The health of the poorest people in Britain has declined since the mid-20th century, and is worse when compared to those born a century ago, suggests a new UCL-led study.
The study, published in the BMJ Journal of Epidemiology and Community Health , compared health and income data from more than 200,000 working-age adults who were born between 1920 and 1970.
The findings show that those living in the poorest households who were born in 1968-70 self-reported worse health than those who were born in 1920-22.
Dr Stephen Jivraj (UCL Epidemiology & Health Care) said: "We set out to find out if ’baby boomers’ born after 1945 rated their health as better or worse than those born in the early 1920s, according to household income, in a bid to gauge future healthcare need.
"Our study indicates a widening health gap between richest and poorest, signalling greater future pressure on health services and additional pressures from those least able to look after their own health in older age."
A growing body of research shows that health outcomes in Britain are linked to socioeconomic status, and that differences in these between the richest and poorest in society have widened since the 1970s. But few studies have looked at the potential impact of income and year of birth on this gap.
Data was collected from the General Household Survey for 1979-2011 from people living in England, Wales and Scotland, to create nationally representative 3-year ’health’ snapshots of the generations born between 1920 and 1970.
The researchers looked specifically at differences in the prevalence of long term conditions (health limiting illness) and self-reported general health between the richest and the poorest 30 to 59 year-olds for this period.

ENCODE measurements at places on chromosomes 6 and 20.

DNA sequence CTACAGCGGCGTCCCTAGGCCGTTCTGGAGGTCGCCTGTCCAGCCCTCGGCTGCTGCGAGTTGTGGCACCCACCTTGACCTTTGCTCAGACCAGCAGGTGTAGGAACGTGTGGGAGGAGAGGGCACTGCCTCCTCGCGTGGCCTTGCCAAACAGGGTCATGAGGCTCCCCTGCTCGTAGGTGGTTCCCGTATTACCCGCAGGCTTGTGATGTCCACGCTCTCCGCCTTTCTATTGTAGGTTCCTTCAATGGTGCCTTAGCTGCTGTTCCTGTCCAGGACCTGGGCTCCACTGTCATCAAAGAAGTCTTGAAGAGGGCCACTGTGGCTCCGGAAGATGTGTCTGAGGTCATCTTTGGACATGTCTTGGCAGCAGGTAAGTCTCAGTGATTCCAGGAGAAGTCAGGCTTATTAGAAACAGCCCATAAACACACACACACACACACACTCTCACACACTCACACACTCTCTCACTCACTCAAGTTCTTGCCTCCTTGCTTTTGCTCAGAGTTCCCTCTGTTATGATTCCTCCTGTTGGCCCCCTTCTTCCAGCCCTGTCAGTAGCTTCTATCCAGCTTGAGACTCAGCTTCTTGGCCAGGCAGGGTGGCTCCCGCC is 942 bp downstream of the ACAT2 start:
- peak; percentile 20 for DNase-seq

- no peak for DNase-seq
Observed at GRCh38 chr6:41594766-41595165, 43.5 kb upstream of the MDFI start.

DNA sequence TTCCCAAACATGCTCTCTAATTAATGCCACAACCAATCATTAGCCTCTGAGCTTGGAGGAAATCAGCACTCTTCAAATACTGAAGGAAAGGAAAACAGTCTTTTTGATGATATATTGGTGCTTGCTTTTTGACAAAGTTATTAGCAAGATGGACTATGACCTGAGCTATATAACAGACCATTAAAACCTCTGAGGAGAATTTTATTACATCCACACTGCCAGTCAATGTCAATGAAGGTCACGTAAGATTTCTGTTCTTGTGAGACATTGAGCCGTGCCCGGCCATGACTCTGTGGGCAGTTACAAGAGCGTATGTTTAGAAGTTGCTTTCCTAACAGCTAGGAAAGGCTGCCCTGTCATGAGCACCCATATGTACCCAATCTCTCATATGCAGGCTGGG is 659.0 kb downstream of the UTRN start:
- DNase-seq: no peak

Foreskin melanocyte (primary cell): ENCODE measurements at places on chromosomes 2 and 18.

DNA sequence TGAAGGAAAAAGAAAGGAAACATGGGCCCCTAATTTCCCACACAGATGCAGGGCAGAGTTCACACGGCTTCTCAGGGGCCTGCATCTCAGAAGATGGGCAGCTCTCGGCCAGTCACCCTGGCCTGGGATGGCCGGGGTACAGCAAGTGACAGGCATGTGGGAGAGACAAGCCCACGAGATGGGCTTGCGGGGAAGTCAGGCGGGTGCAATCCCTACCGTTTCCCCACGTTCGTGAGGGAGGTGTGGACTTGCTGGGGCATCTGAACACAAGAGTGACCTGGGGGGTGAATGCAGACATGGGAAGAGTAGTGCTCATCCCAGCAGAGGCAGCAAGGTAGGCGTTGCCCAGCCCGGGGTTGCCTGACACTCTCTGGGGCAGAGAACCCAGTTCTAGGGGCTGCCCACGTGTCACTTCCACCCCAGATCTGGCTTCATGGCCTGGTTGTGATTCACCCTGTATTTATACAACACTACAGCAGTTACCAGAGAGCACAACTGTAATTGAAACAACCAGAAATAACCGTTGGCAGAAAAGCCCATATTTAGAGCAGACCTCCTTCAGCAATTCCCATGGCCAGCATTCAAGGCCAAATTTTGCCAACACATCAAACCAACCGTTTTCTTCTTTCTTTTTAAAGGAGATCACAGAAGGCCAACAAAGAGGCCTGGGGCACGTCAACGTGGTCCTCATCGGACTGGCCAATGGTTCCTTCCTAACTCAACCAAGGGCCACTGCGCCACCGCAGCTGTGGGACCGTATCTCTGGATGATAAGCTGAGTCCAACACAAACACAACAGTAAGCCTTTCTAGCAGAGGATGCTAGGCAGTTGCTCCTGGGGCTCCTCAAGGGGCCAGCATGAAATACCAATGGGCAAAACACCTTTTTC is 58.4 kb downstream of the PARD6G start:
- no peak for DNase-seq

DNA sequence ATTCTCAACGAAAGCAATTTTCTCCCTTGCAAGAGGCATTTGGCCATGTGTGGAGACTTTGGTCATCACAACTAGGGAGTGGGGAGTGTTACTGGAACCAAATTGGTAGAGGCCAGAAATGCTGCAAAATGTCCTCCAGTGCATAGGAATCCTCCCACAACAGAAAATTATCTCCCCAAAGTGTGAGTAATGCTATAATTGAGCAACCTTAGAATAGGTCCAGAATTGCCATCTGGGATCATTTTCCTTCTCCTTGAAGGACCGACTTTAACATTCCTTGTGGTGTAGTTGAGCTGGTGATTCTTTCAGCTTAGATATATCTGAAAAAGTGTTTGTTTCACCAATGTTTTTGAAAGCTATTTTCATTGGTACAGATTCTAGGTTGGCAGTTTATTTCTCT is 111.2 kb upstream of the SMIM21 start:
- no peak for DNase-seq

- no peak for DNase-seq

They found that inequalities in the prevalence of long term conditions between the richest and poorest households had doubled among women and by 1.5 times among men born in 1920-22 compared with those born in 1968-70.
For example, around one in four (26 per cent) men born in 1920-22, living in the poorest households, said they had a limiting illness compared with around one in six (16 per cent) in the richest households.
For men born in 1968-70, more than a third (35 per cent) of those living in the poorest households reported a limiting illness compared with only around one in 10 (11 per cent) of those living in the richest households.
For women born in 1920-22, around one in seven (15 per cent) living in the poorest households reported ’not good’ health compared with nearly one in 10 (8 per cent) in the richest households. For women born in 1968-70, around one in five (19 per cent) said their health wasn’t ’good’ compared with around one in 10 (9 per cent) in the richest households.
Dr Jivraj added: "The results presented here show a widening in health inequalities by income in later-born British birth cohorts, 1920-70.
"Without any concerted action to address this, there will likely be further widening of the gap in early deaths between the richest and poorest in society, because of the strong links between poor self-rated health and long term conditions and sickness and death."